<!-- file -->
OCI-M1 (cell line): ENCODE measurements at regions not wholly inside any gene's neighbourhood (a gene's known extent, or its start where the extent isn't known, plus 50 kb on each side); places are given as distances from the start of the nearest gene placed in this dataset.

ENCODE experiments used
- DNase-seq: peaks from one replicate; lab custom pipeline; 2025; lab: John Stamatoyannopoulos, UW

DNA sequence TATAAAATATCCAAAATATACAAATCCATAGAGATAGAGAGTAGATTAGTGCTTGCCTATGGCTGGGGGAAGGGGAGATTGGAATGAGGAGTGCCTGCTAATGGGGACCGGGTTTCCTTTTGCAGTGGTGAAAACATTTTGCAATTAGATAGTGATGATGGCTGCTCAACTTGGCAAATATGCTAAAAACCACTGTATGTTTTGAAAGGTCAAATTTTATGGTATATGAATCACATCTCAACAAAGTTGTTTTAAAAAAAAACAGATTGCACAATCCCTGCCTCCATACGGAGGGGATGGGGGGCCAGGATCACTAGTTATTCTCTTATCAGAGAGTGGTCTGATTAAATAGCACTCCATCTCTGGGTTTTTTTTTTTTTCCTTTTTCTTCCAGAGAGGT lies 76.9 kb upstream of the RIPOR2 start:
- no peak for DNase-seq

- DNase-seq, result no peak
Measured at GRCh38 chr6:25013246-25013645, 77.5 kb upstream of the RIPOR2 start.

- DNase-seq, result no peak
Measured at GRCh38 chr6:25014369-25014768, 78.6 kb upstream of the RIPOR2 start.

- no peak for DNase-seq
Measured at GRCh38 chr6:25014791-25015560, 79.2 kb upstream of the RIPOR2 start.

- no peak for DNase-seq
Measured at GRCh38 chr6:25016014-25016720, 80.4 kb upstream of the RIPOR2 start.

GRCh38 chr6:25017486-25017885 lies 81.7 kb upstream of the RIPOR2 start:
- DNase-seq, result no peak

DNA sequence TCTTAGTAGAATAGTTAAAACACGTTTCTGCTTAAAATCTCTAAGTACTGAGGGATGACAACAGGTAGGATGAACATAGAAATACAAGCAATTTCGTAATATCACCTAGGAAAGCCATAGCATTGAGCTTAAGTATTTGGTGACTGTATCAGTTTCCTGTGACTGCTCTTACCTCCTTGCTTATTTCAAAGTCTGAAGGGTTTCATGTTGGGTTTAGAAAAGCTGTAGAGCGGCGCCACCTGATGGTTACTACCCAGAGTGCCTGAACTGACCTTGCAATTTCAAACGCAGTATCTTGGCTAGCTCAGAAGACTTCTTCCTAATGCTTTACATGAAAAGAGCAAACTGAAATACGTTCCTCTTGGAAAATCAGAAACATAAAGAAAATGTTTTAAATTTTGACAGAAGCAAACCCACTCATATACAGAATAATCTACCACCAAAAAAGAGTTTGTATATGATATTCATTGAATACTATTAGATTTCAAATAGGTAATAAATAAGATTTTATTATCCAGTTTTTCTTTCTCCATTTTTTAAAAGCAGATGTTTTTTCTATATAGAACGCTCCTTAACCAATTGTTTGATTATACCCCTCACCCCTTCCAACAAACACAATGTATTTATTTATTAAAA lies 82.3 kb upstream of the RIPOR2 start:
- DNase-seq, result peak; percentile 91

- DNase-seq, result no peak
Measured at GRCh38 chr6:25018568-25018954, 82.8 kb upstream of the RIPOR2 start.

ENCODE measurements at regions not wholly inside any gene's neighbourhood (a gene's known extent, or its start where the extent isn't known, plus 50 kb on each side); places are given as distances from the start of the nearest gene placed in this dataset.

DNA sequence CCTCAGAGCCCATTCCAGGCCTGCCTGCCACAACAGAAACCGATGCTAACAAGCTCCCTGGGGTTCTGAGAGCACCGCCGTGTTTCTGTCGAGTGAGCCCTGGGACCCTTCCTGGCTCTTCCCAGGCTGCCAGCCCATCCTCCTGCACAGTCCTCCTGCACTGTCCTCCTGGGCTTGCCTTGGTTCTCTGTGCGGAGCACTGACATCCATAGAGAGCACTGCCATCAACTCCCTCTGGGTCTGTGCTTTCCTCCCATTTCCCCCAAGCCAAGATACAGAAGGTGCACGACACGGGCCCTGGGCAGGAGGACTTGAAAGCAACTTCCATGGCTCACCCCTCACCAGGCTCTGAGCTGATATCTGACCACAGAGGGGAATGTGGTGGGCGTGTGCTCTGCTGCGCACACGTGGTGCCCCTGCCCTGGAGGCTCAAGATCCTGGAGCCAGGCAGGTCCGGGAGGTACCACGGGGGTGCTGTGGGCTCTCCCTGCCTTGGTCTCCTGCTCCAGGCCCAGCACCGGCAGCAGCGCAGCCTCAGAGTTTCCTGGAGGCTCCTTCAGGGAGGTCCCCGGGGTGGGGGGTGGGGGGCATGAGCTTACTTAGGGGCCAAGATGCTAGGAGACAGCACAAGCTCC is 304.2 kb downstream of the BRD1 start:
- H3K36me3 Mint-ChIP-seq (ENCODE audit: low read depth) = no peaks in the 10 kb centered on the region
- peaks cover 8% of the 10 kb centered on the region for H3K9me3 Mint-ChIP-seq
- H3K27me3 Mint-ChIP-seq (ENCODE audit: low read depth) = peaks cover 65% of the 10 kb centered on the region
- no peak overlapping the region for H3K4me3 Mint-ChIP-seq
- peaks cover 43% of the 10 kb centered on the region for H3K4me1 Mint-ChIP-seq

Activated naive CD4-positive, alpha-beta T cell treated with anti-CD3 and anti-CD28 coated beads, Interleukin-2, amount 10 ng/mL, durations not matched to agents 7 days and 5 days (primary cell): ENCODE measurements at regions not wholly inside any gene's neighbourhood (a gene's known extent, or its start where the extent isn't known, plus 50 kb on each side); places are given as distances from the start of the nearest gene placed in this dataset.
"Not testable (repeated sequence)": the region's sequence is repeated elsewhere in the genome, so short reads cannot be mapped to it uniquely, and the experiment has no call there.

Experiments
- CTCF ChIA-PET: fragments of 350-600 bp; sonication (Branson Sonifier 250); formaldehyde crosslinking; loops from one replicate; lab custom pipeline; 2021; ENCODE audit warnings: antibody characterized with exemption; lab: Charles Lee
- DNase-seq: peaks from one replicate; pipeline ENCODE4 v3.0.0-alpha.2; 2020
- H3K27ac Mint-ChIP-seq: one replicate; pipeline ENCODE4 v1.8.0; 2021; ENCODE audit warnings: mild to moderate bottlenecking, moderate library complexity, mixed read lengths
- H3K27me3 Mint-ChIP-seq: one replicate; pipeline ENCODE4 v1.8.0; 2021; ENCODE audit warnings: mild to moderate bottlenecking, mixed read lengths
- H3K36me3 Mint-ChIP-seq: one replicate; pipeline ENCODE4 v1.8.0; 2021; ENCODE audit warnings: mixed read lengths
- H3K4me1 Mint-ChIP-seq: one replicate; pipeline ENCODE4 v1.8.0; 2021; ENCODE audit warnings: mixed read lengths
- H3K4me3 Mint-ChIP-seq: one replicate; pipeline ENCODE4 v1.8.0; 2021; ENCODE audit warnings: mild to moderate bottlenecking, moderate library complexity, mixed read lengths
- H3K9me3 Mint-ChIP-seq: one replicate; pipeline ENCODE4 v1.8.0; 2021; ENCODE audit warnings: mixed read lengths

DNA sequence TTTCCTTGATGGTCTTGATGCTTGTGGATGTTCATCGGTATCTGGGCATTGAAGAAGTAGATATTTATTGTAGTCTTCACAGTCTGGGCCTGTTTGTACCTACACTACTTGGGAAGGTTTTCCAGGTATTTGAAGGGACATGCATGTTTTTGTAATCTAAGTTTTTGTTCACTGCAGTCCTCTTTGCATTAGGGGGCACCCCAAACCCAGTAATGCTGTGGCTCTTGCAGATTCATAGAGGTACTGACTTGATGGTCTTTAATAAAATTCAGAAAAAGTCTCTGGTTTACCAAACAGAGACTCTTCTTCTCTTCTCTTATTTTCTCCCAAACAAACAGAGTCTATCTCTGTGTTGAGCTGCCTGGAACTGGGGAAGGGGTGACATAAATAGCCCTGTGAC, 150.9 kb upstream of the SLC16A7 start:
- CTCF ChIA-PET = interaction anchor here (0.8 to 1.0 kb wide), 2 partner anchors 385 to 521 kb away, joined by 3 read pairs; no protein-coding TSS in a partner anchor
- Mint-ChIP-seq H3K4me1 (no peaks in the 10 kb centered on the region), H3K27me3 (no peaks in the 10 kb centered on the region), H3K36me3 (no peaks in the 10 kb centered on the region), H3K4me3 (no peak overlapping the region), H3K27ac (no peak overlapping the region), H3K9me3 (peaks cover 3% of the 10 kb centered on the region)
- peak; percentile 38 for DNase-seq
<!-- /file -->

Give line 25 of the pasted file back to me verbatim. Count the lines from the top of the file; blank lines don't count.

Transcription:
- no peak overlapping the region for H3K4me3 Mint-ChIP-seq